PS4 Exclusive Bound Developer Loves Wii U’s ‘Smooth’ Visuals, Thinks Xbox One and PS4 Lost Emphasis On Those
The benefits of emphasizing framerate over resolution.
There is something wonderful about most Nintendo games on the Wii U that tends to get overlooked in graphical discussions, owing to the Wii U’s other technical deficiencies- but in a generation where developers and publishers are increasingly pushing higher resolutions and fancier graphic effects, often at the expense of framerate and performance, Nintendo games on the Wii U almost always stay locked to a blistering 60 frames per second frame rate.
This, coupled with their gorgeous artstyle, and Nintendo’s general graphical minimalism, means that these games look and feel gorgeous in a way that simply cannot be understood unless one ends up playing them in person. And you don’t have to take just my word for it- at least one developer, and a developer of a PS4 exclusive game at that, has openly expressed admiration at Nintendo’s ‘smooth’ graphics on the Wii U.
“I bought a Nintendo Wii U about two and a half years ago and I was really really happy with that decision,”Michal Staniszewski, the developer of the PS4 exclusive indie game Bound, recently released in association with Sony Santa Monica, said in an interview with The Optional earlier this year. “It’s the only console I have at the home right now. I have a PS4 at the office, but I just play Nintendo at home, and I’m really really amazed that they are concentrating on releasing games in 60 frames per second in full HD with multi-sampling. They look gorgeous and completely smooth and I play them with my kid. I think that’s something we lost in this current console war between Xbox One and PS4, they were concentrated on making the graphics full of effects and not sharp. For example, have you played Uncharted 4?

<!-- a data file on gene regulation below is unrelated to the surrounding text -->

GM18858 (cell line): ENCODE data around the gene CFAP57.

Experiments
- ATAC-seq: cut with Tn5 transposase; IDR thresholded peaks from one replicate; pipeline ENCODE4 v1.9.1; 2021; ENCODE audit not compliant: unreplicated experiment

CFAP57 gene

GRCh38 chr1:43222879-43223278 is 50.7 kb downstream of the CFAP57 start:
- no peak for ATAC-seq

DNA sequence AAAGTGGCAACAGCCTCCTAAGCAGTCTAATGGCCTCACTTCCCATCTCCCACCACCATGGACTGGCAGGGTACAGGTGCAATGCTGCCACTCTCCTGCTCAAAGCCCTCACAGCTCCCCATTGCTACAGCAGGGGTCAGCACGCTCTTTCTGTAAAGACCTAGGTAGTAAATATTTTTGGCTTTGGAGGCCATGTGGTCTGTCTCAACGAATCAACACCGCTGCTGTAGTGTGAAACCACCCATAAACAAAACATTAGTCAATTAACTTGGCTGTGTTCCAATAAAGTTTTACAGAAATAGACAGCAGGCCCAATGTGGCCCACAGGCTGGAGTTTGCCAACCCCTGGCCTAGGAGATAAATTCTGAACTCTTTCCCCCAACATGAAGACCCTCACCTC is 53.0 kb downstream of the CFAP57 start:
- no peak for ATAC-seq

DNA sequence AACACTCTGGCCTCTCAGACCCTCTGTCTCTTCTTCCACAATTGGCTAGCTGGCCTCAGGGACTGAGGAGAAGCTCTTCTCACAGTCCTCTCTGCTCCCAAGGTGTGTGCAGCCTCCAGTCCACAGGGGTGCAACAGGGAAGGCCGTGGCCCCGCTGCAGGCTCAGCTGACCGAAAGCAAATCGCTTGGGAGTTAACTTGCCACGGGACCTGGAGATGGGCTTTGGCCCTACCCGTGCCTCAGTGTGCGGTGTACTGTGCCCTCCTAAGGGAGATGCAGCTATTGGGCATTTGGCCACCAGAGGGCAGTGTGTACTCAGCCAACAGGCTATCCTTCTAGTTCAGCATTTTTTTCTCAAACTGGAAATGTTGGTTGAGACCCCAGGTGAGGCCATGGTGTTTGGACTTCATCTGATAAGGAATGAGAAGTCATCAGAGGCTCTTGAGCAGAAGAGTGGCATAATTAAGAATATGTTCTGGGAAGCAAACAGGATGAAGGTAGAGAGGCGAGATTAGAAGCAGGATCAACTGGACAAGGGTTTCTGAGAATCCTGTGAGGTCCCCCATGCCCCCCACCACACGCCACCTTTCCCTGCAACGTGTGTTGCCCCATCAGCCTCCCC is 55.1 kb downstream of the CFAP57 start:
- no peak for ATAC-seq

“Uncharted has amazing graphics, jaws on the floor and so on. But if you spin the camera around you’ll see this blur in the camera, this is something that I really hate. [laughs] And this is mostly because if they wouldn’t do that then it would be jaggy movement and this would be much worse. But when you play Mario on Nintendo, it’s super fluid and no single frame dropped. So I said ok, we can sacrifice half of the visual effects because we are literally sacrificing half of the processing power that we have. There’s this quality that was lost and we should say that we don’t like it.”
Personally, I am inclined to agree with a lot of what he is saying, though I also think he is maybe exaggerating things a bit- Nintendo games do look gorgeous, and that does come down to their great framerate, and their excellent art. These are both things that was lost in the mad rush for the AAA market on the PS4 and Xbox One. So I definitely agree with him there.
That said, I also think this comes down to, in a way, the kind of game one is making- Nintendo games, and even Bound, go for highly stylized graphics, so they can get away with minimalism as far as the tech that they employ goes. On the other hand, when striving for realism in graphics, such as with Uncharted 4, your priorities are different- you want games to look as real as possible, which means you need to emphasize fancy graphical effects and resolution.
In the end, there is a place for both approaches to graphics in the industry.